FLuctuATion reduction with inSUlin and Glp-1 Added togetheR (FLAT-SUGAR)
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Recent medical endpoint studies employing conventional basal bolus insulin therapy (BBI) in type 2 diabetes mellitus (T2DM) have been disappointing, showing either inconsistent or no effect of treatments on risks for micro- or macro-vascular events, or a long interval between treatment initiation and evidence of clinical benefit. In fact, one trial has suggested that treating glycosylated hemoglobin (HbA1C) to lower targets may even lead to harm. This has raised the possibility that more aggressive glucose lowering approaches lead to harm that overwhelms benefit in those with T2DM. Potential explanations for these results include three closely related physiologic processes: glycemic variability, weight gain and hypoglycemia. Too much variability of glucose, especially post-prandial hyperglycemia, poses the dilemma of how to achieve near-normal mean glucose and HbA1C levels without causing insulin-induced hypoglycemia and/or weight gain. All three of these processes have been linked to worsening systemic inflammation and oxidative stress, and to increased renal and cardiovascular risks.

Fortunately, new tools are available that allow us to assess the severity of glycemic variability (continuous glucose monitoring, or CGM), and to investigate the mechanisms through which it may lead to cardiovascular risk (e.g., systemic inflammation and oxidative stress, sensitive measures of diabetic renal disease, and Holter monitoring for hypoglycemia-induced arrhythmias). In addition, preliminary studies have suggested that replacement of rapid-acting analogue (RAA) in traditional BBI with the glucagon-like polypeptide-1 (GLP-1) agonist, exenatide, may substantially reduce glycemic variability without a strong tendency to increase body weight or hypoglycemia.

This research trial, “FLuctuATion reduction with inSUlin and Glp-1 Added togetheR (FLAT-SUGAR)”, by using these new methods to optimize glycemic control while limiting unwanted adverse effects, will be a definitive comparative effectiveness trial. This trial is designed to address the following primary hypothesis:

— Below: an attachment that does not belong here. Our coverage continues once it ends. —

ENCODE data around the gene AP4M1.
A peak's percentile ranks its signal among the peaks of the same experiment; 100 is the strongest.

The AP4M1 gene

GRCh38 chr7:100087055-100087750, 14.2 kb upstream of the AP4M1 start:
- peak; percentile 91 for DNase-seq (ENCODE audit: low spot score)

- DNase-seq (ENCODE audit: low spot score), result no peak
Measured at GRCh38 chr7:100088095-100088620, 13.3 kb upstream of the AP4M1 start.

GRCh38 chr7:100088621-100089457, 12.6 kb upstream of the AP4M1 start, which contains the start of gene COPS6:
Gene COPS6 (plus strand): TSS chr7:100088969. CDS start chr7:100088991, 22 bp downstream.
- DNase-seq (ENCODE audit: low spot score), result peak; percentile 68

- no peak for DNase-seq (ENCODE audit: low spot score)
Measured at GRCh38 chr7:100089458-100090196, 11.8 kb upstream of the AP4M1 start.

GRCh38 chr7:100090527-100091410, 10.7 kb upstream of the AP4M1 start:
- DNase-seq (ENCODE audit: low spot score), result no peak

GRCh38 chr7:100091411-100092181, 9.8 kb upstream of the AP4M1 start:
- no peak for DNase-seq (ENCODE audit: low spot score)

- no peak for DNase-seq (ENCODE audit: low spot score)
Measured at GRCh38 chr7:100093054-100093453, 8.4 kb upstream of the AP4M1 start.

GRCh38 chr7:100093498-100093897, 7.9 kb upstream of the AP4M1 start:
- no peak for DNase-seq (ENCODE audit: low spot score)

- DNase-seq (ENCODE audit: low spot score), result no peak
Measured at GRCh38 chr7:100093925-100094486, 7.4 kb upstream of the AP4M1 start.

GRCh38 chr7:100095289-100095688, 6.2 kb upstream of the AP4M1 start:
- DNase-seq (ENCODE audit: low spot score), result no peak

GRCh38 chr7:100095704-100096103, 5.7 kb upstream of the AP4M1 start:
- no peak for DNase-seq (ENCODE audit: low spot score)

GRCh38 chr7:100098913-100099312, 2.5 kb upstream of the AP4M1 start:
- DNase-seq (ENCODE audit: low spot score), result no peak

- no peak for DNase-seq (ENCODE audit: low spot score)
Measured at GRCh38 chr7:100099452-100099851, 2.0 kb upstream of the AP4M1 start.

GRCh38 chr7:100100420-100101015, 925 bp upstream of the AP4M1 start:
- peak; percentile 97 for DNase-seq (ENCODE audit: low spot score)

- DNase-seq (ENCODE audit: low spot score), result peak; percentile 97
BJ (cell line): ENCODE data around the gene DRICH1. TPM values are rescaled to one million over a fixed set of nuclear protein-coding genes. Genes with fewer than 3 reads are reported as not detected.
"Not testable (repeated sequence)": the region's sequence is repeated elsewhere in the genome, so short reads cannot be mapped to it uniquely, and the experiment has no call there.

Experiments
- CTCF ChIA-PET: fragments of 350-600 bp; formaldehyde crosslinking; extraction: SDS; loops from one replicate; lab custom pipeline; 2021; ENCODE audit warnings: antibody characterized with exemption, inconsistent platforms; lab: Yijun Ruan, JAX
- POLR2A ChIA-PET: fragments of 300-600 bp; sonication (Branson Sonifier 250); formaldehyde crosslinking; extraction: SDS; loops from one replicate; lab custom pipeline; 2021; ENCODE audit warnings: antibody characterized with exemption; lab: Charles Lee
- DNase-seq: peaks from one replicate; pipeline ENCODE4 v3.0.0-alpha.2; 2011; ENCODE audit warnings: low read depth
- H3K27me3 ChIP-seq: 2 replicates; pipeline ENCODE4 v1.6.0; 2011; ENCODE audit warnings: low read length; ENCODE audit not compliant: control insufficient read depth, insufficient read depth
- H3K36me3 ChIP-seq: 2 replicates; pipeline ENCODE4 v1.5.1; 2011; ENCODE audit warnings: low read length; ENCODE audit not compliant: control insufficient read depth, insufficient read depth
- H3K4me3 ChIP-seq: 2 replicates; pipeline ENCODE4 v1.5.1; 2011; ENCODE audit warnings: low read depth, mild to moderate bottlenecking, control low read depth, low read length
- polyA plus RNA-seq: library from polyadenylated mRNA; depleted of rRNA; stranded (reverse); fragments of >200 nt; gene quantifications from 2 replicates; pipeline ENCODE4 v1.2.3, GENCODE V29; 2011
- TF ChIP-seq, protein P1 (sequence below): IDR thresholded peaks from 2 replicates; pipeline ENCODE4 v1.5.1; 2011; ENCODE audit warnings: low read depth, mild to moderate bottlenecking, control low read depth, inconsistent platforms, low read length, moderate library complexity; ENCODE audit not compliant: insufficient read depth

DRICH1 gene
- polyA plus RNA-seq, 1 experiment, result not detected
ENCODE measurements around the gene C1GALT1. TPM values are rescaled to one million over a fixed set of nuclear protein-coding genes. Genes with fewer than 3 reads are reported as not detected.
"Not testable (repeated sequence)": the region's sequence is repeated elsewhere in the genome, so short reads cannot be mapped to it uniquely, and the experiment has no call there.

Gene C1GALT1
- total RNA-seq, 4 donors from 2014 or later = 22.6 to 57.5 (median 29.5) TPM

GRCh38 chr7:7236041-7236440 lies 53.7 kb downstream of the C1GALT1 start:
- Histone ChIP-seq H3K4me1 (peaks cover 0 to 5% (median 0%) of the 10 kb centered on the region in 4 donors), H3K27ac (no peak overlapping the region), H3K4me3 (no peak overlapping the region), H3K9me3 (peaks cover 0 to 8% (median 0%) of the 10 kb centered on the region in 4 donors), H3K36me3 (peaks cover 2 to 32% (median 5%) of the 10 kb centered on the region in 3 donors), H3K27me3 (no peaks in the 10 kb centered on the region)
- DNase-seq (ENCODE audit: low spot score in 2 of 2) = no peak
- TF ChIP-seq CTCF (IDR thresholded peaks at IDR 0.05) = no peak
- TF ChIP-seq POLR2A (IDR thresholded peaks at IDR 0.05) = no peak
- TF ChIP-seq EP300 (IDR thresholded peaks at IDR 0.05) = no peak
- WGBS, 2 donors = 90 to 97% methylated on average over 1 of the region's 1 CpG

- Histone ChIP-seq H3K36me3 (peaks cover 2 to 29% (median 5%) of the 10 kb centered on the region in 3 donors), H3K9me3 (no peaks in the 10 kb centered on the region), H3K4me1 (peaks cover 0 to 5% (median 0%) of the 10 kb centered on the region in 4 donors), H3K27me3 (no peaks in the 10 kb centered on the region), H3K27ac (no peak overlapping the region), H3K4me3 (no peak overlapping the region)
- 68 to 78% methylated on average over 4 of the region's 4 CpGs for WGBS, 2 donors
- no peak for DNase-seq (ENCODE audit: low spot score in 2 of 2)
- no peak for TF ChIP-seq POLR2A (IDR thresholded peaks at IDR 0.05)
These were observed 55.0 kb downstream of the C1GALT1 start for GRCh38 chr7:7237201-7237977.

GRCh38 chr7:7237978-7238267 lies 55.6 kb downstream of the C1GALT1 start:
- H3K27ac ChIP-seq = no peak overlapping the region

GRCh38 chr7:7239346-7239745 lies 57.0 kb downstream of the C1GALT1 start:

In middle aged and older individuals with T2DM and additional risk factors for cardiovascular disease, and on a background therapy of basal insulin (insulin glargine) and metformin, the addition of the GLP-1 analogue, exenatide, reduces glycemic variability more than the addition of a rapid-acting-analogue (RAA) (insulin aspart, insulin glulisine or insulin lispro) during an active treatment period of 26 weeks.

The primary outcome measure will be the change in the coefficient of variation of continuous glucose readings, as assessed by CGM. Importantly, FLAT-SUGAR will plan, a priori, to assess glycemic variability using CGM. Secondary trial goals will be to explore potential between-group differences in complications that may result from glycemic variability, including hypoglycemia, systemic inflammation and oxidant stress, diabetic renal disease, weight gain and cardiac arrhythmias. If, as we expect, FLAT-SUGAR demonstrates that CGM provides objective verification of reduced glycemic variability in T2DM with the new GLP-1 agonist-based regimen, the main goal of the trial will be accomplished. If reduced variability is associated with lower risks of adverse events of inflammation, albuminuria progression, weight gain, hypoglycemia, and/or cardiac arrhythmia, a long term clinical comparative effectiveness trial powered to evaluate medical outcomes will be justified.

Coordinating Center for Clinical Trials
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